The Miracle of Yoga

How one yoga teacher taught a young woman with cerebral palsy to walk on her feet for the first time in her life.


Story by Jennifer Sandy and Rachelle Laila


Breathe in. Breathe out…and pose. For many that practice yoga, it is the calm within the chaotic storm that is their daily lives. It allows them to clear their minds, while focusing on nothing else but breathing and perfecting their form in various poses. Comparable to meditation, yoga has developed a cult like following of people who swear by it as a way of maintaining their sanity, but for one woman, yoga did so much more than give her a place of mental solace. It gave her back her life.

Gabrielle Shulman, a 22-year-old theatre arts major at Mt. San Antonio College, was born with cerebral palsy, a disease affecting body movement and muscle coordination. Because of this, Shulman spent her entire life walking on solely on the balls of her feet before enrolling in a yoga class last spring at Mt. San Antonio College.

Shulman said that doctors had told her she was doomed to walk her tip-toes for the rest of her life, and she had accepted it. That is, until she met Mt. SAC yoga instructor Jeff Hendrix, who gave her the tools to accomplish what she had been told all her life was impossible — to walk flat on her feet, with her heels touching the ground.

“Doctors told me I was going to walk on my toes for the rest of my life and I believed them,” she said. “When I tried to walk normally my whole legs would start to burn.”

Hendrix used the “chair pose,” a pose in which the knees are bent and the body is held as if sitting in a chair, to help Schulman stretch the muscles in her legs and feet until she could finally walk normally, a skill most of us take for granted.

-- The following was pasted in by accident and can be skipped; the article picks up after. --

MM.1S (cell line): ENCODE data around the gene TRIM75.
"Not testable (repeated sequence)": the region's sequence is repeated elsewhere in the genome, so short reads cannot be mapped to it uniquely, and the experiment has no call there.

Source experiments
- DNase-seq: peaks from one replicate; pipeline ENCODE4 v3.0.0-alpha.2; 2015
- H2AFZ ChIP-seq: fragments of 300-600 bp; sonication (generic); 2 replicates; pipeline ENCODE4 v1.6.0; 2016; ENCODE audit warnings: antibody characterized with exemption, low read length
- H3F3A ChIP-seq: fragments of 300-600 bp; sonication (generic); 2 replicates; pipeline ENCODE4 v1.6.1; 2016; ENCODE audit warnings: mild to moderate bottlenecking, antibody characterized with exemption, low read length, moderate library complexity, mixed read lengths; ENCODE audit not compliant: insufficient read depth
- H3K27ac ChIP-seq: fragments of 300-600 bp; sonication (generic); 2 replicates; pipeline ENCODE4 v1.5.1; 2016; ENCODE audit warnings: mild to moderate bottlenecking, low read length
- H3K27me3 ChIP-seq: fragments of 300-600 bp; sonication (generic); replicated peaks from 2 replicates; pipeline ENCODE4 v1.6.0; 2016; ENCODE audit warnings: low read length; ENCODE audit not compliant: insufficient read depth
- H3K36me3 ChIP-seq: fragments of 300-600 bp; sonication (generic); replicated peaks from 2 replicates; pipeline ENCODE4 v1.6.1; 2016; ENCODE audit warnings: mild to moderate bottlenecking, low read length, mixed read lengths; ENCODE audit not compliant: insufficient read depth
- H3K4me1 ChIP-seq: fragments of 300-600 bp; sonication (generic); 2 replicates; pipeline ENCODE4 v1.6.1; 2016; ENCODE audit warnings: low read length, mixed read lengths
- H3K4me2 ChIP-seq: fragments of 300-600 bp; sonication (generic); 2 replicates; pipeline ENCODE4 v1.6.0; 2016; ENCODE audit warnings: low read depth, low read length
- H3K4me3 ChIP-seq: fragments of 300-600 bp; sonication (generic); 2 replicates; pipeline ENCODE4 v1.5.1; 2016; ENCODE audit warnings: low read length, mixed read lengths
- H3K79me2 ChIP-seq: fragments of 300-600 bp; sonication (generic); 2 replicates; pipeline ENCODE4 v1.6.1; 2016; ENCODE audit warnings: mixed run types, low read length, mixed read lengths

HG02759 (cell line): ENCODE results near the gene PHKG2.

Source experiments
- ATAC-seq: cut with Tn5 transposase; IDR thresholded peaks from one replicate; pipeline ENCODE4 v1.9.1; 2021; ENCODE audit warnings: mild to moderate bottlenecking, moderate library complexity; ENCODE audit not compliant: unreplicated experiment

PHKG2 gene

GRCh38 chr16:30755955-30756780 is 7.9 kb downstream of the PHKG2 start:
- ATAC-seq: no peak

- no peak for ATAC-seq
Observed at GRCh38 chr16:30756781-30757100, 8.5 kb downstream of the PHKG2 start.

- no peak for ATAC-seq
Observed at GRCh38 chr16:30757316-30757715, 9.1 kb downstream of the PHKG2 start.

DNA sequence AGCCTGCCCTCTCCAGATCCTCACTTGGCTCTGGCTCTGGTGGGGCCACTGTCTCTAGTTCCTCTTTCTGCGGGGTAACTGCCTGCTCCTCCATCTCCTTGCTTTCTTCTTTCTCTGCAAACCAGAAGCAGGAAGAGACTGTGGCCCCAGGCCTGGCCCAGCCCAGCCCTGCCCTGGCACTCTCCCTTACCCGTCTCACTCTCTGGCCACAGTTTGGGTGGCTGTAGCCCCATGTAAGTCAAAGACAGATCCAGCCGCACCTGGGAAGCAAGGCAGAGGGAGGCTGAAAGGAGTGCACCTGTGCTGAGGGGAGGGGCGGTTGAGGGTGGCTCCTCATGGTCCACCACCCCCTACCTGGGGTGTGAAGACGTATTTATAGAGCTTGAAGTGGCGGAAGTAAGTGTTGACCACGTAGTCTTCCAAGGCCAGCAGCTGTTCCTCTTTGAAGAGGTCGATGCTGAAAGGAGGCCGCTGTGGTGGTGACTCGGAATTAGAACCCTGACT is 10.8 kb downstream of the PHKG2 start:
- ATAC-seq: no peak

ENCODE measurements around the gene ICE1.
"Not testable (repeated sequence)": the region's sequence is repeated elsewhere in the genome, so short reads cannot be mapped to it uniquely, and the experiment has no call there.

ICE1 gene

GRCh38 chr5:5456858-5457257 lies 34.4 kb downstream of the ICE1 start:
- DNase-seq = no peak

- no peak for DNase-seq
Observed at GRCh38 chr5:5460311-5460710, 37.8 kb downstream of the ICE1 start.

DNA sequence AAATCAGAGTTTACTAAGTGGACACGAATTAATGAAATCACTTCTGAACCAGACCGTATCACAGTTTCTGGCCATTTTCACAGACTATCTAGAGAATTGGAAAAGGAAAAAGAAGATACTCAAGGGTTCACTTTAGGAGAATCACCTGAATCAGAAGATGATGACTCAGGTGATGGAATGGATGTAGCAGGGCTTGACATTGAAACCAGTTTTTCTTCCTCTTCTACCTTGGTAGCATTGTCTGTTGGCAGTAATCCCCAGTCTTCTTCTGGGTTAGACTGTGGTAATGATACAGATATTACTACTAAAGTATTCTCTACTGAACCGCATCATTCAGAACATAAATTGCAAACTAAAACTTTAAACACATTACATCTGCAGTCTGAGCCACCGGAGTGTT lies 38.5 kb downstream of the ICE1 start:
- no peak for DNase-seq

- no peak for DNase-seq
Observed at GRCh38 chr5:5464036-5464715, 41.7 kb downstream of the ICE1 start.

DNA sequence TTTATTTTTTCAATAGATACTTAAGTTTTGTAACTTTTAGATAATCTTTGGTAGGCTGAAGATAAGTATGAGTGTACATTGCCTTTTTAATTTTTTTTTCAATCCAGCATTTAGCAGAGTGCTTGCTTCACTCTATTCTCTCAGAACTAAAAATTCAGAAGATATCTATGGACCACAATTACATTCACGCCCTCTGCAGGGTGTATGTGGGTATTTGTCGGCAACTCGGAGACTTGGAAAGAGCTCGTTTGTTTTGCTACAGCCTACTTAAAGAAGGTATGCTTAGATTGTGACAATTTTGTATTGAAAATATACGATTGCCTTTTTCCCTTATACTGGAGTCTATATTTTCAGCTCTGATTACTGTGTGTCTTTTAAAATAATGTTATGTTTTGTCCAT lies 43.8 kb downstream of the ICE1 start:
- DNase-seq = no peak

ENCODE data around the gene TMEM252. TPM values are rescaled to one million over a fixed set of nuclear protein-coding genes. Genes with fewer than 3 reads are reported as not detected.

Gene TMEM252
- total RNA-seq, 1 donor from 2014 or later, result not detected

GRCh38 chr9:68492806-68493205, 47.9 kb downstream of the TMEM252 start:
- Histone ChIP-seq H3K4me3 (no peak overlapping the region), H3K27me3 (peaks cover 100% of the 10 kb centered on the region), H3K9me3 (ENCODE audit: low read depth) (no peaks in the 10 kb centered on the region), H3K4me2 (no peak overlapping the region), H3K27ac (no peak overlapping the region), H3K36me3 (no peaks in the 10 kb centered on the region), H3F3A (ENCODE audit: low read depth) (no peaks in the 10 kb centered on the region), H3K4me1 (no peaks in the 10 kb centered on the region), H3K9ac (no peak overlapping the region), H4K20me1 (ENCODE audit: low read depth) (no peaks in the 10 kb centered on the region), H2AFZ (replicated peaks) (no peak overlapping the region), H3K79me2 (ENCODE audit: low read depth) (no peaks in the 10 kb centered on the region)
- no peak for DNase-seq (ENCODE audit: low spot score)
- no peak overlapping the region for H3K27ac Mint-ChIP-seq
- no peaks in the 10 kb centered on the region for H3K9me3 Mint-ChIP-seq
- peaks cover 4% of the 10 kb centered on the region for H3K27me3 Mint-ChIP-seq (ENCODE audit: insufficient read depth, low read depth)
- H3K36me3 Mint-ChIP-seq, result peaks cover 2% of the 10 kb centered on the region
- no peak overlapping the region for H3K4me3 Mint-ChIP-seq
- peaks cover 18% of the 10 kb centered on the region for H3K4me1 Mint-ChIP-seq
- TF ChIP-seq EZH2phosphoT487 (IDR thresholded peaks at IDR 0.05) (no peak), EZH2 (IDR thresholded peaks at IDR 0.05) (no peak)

“One day she was able to maintain all these poses. When I realized what was happening for Gabby I was kind of blown away,” Hendrix said.

As for Schulman, she now focuses on the positive results.

“It’s better to focus on being positive than to focus on things that happened in the past,” said Shulman.

While Schulman’s story is certainly remarkable, it is far from the first miracle that has been attributed to the power of yoga.

Gabrielle Shulman stretching with Professor Jeff Hendrix during a yoga class at Mt. SAC. Photo by Jose De Castro.

Humans have been reaping the benefits of yoga for nearly 5000 years, and the millions of people that have practiced it in that time know that it offers benefits far beyond what hitting the gym and simply running on the treadmill for an hour can. It not only provides physical fitness, but improves mental and emotional well being.

Arthur Boorman, 49, disabled veteran, has also experienced a life changing occurrence which he attributes to the effectiveness of yoga. During his service in the Gulf War, too many parachute jumps took a major toll on his back and knees. His injuries resulted in not being able to walk without the assistance of crutches or by pushing himself around in a wheelchair. Doctors told him that walking normally was a thing of the past –and, like Schulman, he believed it. Boorman ballooned to nearly 300 pounds within 15 years of his separation from the military, adding more stress to his disability and by then Boorman said he had given up on life.